Neighborhood – Banerjee et al. (2019)

Study Reference:

Banerjee, A., Duflo, E., Keniston, D., & Singh, N. (2019). The efficient deployment of police resources: theory and new evidence from a randomized drunk driving crackdown in India (No. w26224). National Bureau of Economic Research.

Location in the Matrix; Methodological Rigor; Outcome:

Neighborhood; Focused; Proactive; Very rigorous; Mixed findings

What police practice or strategy was examined?

This study evaluated the effectiveness of anti-drunk driving programs using sobriety checkpoints in Rajasthan, India. Participating police stations implemented checkpoints one to three times per week for one to three months. The checkpoints were held from 7pm until 10pm. Some stations held all their checkpoints at one fixed high-risk location, while other stations rotated their checkpoints (randomly) from day to day between three different high-risk locations.

How was the intervention evaluated?

In total, 147 police stations were randomly selected to do the checkpoints during the study, and 76 stations served as control locations that did not do the regular checkpoints. Checkpoint stations were also randomly assigned to either fixed or rotating checkpoint locations and also to implement checkpoints once, twice, or three times per week. (The types of officers conducting the checkpoints and the exact duration of the checkpoint operations also varied based on random assignment, but these aspects were not examined in the main experimental analysis.) Some checkpoint operations were conducted from September through October 2010, but most were conducted from September through November 2011. The researchers used data from August 2010 through October 2012 to assess how the checkpoints affected total traffic accidents and deaths while in operation and for 90 days after.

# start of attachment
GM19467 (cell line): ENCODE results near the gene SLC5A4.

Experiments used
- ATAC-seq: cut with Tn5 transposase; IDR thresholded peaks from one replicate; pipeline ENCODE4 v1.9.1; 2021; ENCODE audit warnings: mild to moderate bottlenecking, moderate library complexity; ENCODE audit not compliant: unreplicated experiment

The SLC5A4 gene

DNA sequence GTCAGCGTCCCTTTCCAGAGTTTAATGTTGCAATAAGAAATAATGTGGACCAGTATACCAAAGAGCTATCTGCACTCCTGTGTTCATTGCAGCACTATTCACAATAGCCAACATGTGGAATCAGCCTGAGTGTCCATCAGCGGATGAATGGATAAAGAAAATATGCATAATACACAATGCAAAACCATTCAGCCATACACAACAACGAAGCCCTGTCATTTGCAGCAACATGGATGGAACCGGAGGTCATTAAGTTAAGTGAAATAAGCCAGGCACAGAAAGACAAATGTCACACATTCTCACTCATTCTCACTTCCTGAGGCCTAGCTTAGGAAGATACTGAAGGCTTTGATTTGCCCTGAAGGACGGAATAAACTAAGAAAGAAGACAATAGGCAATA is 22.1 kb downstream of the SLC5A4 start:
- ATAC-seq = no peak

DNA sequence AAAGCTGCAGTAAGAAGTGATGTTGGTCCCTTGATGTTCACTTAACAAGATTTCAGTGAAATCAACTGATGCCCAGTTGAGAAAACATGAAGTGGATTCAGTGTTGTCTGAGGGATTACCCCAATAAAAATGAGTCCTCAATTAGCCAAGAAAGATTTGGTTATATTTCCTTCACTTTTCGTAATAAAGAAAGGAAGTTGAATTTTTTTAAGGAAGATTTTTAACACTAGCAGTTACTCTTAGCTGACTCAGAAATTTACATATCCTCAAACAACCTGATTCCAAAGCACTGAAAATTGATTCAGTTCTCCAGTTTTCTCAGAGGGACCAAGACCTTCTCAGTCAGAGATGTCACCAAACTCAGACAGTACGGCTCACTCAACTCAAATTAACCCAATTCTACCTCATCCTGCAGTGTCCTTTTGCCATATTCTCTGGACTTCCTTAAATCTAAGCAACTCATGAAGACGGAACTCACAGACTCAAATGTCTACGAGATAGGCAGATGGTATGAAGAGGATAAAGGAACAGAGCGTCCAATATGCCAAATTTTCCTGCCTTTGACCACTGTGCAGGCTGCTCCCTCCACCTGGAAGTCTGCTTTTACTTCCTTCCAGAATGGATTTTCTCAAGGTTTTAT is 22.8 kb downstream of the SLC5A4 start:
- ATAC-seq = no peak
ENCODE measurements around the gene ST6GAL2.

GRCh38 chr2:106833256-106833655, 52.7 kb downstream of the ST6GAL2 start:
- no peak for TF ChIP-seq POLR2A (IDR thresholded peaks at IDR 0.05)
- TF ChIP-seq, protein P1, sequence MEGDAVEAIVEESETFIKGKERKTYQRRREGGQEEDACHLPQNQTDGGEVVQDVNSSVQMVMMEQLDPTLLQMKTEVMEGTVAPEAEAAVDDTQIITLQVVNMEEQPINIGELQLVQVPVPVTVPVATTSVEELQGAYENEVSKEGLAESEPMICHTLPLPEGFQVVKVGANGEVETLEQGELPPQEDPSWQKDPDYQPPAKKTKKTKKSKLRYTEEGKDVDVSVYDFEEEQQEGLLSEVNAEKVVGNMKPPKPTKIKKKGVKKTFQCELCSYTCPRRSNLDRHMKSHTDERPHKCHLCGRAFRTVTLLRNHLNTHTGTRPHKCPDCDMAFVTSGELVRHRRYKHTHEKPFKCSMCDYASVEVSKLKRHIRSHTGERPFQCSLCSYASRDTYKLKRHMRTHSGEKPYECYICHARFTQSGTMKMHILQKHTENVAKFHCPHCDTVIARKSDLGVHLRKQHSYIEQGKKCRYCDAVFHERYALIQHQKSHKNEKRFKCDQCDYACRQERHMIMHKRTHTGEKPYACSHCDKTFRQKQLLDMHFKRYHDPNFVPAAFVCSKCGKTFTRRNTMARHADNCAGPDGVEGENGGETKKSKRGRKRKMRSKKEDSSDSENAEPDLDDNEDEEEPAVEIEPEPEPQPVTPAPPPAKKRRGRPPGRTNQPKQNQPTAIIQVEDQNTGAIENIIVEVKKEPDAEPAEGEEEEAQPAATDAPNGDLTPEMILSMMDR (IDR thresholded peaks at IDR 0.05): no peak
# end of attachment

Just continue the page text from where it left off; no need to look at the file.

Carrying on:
What were the key findings?

Overall, stations that implemented rotating checkpoints saw a 17% reduction in nighttime accidents and a 25% reduction in nighttime deaths. This was primarily due to the stations conducting rotating checkpoints, where nighttime accidents and deaths declined 29-30%. Checkpoints held at fixed locations had no impact on accidents or deaths. The rotating checkpoints also appeared to become more effective as checkpoint frequency increased - conducting two to three checkpoints per week was more effective than only doing one. However, there were also indications that daytime accidents increased in areas that did the rotating checkpoints, suggesting some temporal displacement.

What were the implications for law enforcement?

The authors suggest that randomly rotated checkpoints in areas where drunk driving violations are high are likely the best use of scarce police resources for reducing accidents and deaths, especially if these are done over extended periods of time (conducting 20 checkpoints over 82 days appeared most optimal). Extending the operations to different times of the day might prevent any temporal displacement.

Where can I find more information about this intervention, similar types of intervention, or related studies?